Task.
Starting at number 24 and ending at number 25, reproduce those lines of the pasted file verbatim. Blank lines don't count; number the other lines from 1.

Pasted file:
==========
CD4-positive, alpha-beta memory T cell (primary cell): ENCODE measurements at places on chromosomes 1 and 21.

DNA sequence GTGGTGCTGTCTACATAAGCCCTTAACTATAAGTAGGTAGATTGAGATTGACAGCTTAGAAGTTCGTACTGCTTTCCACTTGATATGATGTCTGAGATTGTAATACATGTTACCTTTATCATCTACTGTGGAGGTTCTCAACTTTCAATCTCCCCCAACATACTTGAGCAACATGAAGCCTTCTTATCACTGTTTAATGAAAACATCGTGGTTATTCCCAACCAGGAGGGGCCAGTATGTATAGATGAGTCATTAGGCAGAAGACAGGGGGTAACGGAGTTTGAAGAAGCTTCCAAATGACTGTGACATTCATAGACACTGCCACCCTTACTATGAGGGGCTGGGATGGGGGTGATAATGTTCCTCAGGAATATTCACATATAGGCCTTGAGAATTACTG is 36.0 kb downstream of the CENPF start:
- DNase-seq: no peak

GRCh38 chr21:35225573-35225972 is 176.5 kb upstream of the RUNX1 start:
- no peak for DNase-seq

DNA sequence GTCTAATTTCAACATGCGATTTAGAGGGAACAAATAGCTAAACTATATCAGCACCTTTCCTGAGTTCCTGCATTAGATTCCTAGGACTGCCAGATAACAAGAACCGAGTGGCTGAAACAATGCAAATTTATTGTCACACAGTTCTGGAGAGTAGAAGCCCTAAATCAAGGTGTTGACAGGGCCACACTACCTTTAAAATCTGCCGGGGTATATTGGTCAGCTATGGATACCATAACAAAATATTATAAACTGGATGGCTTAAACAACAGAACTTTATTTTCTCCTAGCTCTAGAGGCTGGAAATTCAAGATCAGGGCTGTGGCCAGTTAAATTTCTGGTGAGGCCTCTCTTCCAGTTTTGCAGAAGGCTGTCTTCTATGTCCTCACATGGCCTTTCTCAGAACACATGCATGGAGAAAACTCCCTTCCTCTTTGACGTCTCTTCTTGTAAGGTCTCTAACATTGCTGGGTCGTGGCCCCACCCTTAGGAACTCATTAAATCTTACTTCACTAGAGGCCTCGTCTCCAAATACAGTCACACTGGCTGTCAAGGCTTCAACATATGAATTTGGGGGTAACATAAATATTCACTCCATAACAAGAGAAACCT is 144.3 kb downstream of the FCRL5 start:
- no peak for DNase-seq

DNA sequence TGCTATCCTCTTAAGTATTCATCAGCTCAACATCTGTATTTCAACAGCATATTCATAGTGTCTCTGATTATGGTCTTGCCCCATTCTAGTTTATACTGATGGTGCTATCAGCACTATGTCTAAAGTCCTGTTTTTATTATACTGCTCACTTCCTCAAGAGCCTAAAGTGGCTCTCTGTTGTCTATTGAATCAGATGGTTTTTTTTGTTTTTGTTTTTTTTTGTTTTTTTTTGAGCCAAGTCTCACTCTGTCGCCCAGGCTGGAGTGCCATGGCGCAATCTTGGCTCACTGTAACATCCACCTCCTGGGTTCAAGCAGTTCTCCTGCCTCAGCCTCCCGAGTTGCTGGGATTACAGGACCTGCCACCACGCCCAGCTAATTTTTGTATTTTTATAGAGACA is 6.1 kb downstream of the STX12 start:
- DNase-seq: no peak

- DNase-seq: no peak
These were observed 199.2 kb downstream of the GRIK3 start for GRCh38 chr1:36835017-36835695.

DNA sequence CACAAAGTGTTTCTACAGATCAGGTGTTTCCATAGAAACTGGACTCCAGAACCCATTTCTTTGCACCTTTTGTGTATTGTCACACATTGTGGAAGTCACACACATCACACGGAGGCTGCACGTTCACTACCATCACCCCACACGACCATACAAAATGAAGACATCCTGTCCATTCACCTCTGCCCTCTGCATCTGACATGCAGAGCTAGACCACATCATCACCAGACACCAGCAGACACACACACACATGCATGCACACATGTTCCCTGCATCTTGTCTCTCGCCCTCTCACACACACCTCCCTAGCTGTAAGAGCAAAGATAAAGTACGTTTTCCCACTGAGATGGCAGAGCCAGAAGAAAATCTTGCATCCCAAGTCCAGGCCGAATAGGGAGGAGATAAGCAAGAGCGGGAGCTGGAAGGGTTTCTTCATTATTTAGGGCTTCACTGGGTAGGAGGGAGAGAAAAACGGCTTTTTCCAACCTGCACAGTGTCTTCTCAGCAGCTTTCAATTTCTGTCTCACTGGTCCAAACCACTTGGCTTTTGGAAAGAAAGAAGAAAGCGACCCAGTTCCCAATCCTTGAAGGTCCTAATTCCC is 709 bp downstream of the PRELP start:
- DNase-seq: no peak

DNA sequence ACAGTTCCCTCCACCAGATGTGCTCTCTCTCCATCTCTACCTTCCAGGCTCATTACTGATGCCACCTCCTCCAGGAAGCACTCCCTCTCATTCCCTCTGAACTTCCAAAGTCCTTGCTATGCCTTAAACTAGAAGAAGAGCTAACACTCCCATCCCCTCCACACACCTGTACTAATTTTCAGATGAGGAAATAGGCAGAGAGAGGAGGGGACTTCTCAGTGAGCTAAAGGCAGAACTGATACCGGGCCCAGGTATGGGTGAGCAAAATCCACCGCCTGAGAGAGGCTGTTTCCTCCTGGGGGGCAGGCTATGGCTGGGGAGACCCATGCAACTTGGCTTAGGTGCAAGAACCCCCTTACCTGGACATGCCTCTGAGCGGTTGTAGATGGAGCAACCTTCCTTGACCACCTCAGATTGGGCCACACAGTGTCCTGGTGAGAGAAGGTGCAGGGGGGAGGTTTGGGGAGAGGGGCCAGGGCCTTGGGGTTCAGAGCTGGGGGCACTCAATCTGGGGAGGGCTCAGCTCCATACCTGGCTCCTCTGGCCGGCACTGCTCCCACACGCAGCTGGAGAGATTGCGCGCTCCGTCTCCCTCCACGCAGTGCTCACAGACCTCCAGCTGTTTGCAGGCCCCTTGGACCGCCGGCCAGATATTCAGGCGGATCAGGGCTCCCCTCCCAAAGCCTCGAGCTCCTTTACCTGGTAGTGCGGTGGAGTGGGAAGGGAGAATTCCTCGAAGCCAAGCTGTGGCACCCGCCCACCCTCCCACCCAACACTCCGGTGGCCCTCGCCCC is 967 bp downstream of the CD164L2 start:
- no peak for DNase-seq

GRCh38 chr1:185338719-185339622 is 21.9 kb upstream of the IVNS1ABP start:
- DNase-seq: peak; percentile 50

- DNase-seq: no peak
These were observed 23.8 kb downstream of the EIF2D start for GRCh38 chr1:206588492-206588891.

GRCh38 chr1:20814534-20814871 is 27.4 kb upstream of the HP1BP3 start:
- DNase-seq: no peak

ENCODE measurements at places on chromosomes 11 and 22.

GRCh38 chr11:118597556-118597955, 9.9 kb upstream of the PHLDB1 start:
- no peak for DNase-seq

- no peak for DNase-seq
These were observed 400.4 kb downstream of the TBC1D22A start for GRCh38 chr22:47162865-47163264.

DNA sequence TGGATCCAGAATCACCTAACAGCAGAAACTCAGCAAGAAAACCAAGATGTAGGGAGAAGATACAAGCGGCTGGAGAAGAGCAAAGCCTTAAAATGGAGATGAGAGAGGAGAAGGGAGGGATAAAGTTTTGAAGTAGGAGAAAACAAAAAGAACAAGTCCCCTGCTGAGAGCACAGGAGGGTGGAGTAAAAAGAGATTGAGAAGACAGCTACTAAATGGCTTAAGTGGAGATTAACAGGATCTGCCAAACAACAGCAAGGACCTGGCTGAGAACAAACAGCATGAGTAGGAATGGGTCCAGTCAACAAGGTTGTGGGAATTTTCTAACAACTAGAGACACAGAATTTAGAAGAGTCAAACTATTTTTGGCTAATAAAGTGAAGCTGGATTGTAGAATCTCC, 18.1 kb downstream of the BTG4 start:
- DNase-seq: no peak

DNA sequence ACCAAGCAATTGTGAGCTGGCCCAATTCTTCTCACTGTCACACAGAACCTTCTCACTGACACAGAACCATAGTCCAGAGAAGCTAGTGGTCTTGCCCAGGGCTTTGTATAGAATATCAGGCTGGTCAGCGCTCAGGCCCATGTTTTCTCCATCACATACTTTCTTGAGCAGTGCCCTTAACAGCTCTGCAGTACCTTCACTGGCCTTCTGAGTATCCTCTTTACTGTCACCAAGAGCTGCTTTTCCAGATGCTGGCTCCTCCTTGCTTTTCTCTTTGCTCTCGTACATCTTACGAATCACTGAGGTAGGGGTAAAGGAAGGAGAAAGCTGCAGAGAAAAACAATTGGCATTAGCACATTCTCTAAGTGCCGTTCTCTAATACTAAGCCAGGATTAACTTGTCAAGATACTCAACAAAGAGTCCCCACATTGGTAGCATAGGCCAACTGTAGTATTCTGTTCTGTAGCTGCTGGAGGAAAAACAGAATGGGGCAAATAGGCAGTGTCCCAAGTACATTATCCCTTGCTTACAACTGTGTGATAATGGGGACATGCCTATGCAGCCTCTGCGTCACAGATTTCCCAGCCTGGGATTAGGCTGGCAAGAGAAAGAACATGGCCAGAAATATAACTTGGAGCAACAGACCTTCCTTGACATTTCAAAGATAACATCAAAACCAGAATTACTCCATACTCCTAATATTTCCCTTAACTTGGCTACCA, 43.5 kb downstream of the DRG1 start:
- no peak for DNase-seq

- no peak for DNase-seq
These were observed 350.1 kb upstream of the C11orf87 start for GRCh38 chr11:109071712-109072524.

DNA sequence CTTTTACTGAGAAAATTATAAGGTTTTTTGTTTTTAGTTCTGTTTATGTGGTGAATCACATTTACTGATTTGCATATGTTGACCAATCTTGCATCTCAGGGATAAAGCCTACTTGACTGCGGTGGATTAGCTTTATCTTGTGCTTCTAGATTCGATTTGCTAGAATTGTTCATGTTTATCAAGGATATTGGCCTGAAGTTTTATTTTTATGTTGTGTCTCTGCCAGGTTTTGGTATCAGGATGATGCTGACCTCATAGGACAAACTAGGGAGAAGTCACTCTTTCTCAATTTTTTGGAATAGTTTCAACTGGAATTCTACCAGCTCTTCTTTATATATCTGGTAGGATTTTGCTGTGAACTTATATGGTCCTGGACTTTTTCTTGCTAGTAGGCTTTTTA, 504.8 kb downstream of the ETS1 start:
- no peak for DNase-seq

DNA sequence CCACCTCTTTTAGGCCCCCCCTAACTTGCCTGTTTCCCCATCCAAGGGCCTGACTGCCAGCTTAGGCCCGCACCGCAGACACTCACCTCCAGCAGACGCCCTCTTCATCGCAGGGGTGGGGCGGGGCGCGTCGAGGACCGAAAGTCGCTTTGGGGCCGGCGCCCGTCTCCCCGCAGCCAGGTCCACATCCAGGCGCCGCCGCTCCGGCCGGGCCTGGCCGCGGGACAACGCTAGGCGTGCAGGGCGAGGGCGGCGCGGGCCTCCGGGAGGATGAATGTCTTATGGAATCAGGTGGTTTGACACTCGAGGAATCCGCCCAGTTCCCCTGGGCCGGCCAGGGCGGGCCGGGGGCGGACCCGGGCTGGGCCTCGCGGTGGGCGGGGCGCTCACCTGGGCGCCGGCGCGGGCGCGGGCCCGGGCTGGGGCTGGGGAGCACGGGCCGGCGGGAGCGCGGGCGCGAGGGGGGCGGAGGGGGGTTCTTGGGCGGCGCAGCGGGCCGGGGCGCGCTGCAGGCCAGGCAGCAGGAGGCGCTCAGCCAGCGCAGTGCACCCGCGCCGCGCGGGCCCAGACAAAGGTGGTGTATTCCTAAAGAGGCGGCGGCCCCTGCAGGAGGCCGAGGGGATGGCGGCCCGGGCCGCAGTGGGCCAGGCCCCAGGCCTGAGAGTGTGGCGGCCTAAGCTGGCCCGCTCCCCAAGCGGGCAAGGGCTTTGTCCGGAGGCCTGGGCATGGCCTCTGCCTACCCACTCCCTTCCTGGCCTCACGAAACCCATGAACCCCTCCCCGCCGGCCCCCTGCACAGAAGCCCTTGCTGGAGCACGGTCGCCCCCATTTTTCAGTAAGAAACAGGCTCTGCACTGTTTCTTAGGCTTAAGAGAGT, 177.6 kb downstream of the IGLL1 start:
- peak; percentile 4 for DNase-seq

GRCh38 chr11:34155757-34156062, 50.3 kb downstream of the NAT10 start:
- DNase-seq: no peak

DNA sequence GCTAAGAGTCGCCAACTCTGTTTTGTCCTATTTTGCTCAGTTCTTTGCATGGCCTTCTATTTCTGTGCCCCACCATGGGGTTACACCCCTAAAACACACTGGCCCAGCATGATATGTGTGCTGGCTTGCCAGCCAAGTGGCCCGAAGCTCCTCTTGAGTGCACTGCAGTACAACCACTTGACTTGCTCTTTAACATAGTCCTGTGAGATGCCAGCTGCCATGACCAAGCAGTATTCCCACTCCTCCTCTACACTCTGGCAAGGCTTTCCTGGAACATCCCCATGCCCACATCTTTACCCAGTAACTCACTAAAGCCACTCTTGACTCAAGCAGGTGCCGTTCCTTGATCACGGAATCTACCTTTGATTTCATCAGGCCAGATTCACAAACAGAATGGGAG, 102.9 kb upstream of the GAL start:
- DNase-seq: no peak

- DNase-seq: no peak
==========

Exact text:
- no peak for DNase-seq

- no peak for DNase-seq